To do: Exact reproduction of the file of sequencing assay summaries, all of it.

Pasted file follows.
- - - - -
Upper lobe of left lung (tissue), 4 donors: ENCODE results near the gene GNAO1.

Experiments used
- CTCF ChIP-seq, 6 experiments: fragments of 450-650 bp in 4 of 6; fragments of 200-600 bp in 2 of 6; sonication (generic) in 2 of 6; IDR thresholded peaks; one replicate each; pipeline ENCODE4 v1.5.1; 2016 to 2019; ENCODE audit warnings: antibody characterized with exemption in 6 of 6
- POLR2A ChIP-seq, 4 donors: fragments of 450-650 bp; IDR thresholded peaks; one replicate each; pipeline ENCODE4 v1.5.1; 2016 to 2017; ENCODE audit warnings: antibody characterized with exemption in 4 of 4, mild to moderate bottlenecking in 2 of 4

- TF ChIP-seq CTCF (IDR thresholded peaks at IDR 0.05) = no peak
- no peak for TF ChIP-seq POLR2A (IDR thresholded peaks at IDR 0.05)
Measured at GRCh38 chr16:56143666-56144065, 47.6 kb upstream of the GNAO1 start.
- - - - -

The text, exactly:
Upper lobe of left lung (tissue), 4 donors: ENCODE results near the gene GNAO1.

Experiments used
- CTCF ChIP-seq, 6 experiments: fragments of 450-650 bp in 4 of 6; fragments of 200-600 bp in 2 of 6; sonication (generic) in 2 of 6; IDR thresholded peaks; one replicate each; pipeline ENCODE4 v1.5.1; 2016 to 2019; ENCODE audit warnings: antibody characterized with exemption in 6 of 6
- POLR2A ChIP-seq, 4 donors: fragments of 450-650 bp; IDR thresholded peaks; one replicate each; pipeline ENCODE4 v1.5.1; 2016 to 2017; ENCODE audit warnings: antibody characterized with exemption in 4 of 4, mild to moderate bottlenecking in 2 of 4

- TF ChIP-seq CTCF (IDR thresholded peaks at IDR 0.05) = no peak
- no peak for TF ChIP-seq POLR2A (IDR thresholded peaks at IDR 0.05)
Measured at GRCh38 chr16:56143666-56144065, 47.6 kb upstream of the GNAO1 start.